The Washington Post: HARASSING BLACK POLITICIANS
CD10Voices.com Editor’s note: This is a July 20, 1987 Washington Post article that provides interesting insight into the investigation, prosecution and media coverage accorded Black politicians. Even though it is now nearly forty years later, we cannot ignore the relevance this article has in the case of USA v. MRT.
Quick! True or False. Are black politicians subjected to more harassment than their white counterparts?
No, you say? That's not what Mary R. Sawyer says. Sawyer, a professor at Iowa State University, who happens to be white, says, based on her research, "I believe the harassment is real."
In the mid-1970s, Sawyer undertook an extensive research project. Her goal: to learn whether black officeholders are treated differently from white politicians.
To get the facts, Sawyer traveled to cities and states where black politicians had either been recently elected or had attained their offices within the past 10 years.
Contrasting newspaper clippings and a wealth of other data on these black officials with those of their predecessors, Sawyer found that the white public, as well as the media and even the prosecutors not only held black public officials to a higher standard, but also deliberately harassed them in ways that they did not treat white officeholders.
"I found a pattern of harassment of black officials," said Sawyer, whose 10-year-old study, "The Dilemma of Black Politics," written for the National Association of Human Rights Workers, is soon to be updated. "I believe the harassment issue is real today."
Why do whites harass black politicians? In the 265-page report, Sawyer found that position and political philosophy played a role.
The highest black elected official in a given jurisdiction was often "the more probable target" for harassment, which she found ranged from anonymous death threats to "unfair media treatment" and selective prosecution.
Sawyer stressed that neither her old study nor her follow-up claims that wrongdoing or corruption among black officials did not exist, but that "the scrutiny . . . is more intense, that investigations are pursued on the basis of less evidence, that stories are printed with less solid information so there is an inequity in how black officials are treated as opposed to how white officials are treated."
And while she found black and white elected officials scrutinized in the media, "we detected an eagerness and a malice where black elected officials are concerned that is not present with white elected officials."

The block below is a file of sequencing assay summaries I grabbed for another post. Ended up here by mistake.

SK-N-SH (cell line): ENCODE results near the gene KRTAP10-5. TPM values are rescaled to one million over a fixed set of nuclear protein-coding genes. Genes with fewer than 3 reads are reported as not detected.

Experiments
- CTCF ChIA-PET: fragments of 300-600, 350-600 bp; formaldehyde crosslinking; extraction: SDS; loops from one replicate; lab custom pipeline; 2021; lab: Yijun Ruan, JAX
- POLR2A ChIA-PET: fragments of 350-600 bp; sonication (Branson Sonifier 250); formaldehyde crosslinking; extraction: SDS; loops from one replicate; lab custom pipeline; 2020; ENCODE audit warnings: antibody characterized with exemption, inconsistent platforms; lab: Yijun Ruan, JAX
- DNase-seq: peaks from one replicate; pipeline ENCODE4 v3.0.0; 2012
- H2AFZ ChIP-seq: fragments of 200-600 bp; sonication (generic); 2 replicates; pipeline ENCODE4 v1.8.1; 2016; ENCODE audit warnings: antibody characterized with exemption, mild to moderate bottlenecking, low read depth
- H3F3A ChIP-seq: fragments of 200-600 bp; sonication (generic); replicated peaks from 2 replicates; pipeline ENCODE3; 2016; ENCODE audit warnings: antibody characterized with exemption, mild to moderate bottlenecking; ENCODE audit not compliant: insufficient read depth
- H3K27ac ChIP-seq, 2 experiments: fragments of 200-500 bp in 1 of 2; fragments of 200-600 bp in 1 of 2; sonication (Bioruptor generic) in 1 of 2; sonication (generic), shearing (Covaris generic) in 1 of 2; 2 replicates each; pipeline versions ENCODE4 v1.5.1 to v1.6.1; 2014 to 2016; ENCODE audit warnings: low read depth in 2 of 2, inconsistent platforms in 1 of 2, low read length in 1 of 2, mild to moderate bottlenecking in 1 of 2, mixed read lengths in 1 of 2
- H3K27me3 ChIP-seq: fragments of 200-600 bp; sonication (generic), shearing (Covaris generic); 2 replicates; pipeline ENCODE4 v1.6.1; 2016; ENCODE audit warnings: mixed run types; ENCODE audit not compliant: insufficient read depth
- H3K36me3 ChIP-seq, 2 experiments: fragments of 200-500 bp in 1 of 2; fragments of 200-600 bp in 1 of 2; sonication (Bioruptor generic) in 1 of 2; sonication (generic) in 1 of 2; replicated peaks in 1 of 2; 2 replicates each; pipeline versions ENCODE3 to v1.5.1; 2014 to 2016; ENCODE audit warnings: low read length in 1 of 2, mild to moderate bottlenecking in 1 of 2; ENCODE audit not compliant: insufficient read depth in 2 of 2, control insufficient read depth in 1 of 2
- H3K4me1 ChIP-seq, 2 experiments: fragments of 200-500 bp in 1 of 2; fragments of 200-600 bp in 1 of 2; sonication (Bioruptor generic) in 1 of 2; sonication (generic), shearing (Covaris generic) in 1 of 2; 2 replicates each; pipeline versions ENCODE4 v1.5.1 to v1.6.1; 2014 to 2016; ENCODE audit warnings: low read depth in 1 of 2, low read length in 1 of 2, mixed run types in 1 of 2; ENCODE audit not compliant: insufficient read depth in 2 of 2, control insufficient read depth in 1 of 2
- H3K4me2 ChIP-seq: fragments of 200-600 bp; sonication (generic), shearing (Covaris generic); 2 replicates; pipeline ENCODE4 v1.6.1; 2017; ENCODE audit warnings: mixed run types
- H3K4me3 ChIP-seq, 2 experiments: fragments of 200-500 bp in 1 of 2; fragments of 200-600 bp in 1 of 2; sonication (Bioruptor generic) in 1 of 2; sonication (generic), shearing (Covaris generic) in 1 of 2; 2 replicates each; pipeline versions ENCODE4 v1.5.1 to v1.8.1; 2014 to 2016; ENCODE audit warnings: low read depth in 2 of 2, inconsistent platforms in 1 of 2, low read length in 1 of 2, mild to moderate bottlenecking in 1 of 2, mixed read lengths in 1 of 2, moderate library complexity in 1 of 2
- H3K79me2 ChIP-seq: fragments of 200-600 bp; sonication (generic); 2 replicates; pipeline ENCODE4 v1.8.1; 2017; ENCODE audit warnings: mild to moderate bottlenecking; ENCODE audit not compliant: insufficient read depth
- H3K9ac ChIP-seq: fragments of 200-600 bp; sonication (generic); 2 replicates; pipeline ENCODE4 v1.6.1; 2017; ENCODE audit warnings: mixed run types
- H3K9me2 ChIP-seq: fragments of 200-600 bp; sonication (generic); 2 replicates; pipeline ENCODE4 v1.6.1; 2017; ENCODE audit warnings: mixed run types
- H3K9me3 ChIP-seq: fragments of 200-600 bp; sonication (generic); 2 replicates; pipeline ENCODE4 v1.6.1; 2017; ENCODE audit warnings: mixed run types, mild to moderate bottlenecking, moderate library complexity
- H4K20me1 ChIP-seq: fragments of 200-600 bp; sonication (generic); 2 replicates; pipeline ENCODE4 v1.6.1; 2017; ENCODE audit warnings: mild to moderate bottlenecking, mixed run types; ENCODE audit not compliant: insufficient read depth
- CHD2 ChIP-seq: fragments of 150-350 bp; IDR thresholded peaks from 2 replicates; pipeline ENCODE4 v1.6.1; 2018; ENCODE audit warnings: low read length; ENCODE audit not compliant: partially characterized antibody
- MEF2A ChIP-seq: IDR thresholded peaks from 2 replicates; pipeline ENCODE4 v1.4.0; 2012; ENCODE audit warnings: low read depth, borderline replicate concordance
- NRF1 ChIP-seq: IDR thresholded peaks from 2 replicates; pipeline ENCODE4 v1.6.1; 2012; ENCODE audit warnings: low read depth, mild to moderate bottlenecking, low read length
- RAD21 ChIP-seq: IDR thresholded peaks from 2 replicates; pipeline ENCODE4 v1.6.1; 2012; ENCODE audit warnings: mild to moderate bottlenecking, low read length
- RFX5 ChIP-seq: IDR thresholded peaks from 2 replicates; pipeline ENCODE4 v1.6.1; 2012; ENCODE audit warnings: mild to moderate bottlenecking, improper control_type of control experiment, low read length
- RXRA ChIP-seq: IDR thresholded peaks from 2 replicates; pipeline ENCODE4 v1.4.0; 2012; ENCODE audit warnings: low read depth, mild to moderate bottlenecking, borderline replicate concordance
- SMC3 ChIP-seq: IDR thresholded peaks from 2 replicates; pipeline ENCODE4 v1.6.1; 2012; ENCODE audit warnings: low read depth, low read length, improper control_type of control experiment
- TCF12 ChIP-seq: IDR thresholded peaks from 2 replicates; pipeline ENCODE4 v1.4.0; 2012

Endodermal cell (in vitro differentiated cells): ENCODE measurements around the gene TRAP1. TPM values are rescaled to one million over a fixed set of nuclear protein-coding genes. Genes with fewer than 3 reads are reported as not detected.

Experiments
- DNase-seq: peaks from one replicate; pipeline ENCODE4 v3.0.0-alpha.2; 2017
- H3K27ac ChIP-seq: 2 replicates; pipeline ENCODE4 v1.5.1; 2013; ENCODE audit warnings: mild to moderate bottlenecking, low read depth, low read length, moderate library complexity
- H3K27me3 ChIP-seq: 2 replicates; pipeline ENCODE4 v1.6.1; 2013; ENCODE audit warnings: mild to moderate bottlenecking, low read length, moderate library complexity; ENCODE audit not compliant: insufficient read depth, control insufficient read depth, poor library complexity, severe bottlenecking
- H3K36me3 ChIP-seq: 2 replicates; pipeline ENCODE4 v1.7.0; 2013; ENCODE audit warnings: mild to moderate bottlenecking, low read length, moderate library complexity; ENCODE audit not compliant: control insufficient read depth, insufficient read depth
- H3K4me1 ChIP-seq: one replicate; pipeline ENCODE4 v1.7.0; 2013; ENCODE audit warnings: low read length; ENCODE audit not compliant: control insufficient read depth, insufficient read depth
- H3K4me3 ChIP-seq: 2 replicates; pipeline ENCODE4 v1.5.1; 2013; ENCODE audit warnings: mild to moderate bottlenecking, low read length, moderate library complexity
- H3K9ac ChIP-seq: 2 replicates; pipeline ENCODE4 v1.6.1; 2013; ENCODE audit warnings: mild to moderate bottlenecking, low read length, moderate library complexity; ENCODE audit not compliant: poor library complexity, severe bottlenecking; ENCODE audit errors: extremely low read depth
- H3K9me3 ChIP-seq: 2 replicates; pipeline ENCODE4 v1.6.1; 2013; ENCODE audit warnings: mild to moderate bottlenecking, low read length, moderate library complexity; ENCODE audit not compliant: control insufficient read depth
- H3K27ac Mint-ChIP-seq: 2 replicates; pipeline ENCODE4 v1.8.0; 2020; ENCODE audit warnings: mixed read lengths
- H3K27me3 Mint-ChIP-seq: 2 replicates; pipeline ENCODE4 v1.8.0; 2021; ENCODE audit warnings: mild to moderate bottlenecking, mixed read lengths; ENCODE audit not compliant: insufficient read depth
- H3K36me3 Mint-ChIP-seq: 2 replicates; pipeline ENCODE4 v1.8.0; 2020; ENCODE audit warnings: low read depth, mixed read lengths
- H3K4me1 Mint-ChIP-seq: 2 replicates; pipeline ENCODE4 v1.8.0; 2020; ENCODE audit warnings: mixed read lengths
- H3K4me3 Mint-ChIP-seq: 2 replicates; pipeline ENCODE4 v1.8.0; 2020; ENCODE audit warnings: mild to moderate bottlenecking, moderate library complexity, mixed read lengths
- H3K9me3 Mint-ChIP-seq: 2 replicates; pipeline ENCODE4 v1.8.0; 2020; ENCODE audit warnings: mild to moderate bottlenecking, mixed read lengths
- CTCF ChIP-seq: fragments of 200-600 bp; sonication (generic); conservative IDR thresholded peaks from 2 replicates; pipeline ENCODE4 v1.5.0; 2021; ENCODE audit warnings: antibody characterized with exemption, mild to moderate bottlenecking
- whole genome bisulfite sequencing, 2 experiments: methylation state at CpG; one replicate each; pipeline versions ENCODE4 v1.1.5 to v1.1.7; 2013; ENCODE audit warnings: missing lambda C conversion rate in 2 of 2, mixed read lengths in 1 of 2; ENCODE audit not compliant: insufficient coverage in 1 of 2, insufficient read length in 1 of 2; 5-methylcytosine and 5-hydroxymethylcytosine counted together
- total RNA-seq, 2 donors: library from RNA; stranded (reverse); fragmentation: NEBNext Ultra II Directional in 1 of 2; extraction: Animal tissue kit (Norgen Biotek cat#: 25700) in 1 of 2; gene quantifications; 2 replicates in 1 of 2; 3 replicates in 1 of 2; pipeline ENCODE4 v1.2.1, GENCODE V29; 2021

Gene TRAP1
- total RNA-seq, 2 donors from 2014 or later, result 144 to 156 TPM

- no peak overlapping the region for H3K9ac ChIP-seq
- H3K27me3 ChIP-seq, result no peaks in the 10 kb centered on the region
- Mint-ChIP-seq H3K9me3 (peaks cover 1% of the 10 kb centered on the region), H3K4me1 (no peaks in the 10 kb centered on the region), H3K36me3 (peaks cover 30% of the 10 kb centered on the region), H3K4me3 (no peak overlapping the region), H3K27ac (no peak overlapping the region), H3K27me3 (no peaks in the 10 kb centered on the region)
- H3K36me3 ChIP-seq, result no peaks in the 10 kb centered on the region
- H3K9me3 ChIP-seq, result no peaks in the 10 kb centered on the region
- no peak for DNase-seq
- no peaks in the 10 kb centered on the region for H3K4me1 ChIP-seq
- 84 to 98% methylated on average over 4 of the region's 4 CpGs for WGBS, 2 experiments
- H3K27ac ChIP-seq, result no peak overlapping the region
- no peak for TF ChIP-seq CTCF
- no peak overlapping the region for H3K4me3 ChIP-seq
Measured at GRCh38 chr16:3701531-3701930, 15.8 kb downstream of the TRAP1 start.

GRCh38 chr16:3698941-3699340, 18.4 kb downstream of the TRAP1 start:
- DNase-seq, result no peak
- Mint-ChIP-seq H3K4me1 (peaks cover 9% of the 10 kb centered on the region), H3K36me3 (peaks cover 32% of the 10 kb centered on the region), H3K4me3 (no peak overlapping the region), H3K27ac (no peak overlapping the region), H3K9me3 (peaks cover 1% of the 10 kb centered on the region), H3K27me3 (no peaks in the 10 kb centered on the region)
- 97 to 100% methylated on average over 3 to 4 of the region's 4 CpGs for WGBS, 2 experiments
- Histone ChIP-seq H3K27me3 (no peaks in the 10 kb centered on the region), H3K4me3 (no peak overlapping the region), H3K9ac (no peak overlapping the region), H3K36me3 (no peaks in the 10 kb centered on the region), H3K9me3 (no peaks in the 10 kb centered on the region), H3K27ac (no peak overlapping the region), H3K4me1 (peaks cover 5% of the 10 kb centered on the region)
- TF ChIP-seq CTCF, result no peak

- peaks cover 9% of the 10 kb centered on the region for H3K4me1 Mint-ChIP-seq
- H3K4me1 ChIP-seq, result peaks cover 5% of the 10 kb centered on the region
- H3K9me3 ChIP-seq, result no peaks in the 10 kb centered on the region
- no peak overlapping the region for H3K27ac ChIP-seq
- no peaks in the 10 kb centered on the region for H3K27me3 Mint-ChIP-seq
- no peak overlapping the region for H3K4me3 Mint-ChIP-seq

In terms of the public, Sawyer blames two related reasons for the problem. "Some whites are personally affronted and threatened by the prospect of blacks having power over their lives. For the business community, black officials may pose a threat to established economic interests and business as usual."
But Sawyer says the issue extends beyond blacks' wielding power in the business community, or even the issue of minority contracting.
"Around state houses, city halls and county buildings across the country, you can now see black employes where you would never have seen them before." Things have changed so much in the last 20 years, she says, that there are now cases of black officials' being charged with reverse discrimination.
Indeed, there are some 6,000 black elected officials around the country, and Sawyer thinks those numbers, combined with the conservative climate, may be part of the problem, boding continuing hard times for black politicians.
"The posture of the Justice Departrment is anti-affirmative action and anti-civil rights enforcement, which is certainly consistent with increased harassment of black elected officials," says Sawyer. "The Justice Department is not concerned about enforcing civil rights, it is not concerned about . . . involving black participation in the electoral process. In fact, reversing civil rights gains, and reducing the numbers of black elected officials, may be their goal."
Of course, not all whites object to blacks holding public office. However, Sawyer points out that some whites feel that blacks defend corrupt black officials rather than expose them, and in doing so lose credibility. The truth, says Sawyer, is that "blacks are as astute as anybody else and can differentiate between officials who are engaged in gross misconduct and those being unfairly accused."
How do black politicians respond to harassment? Some go as far as to say that it's a national plan to discredit black leaders. But in the wake of recent Contragate hearings, who knows?
Others say they don't want special treatment; they merely want to be judged the way that white politicians are.
They want to be a part of the game. And exactly what is the game? It is American democracy as it has never been practiced before.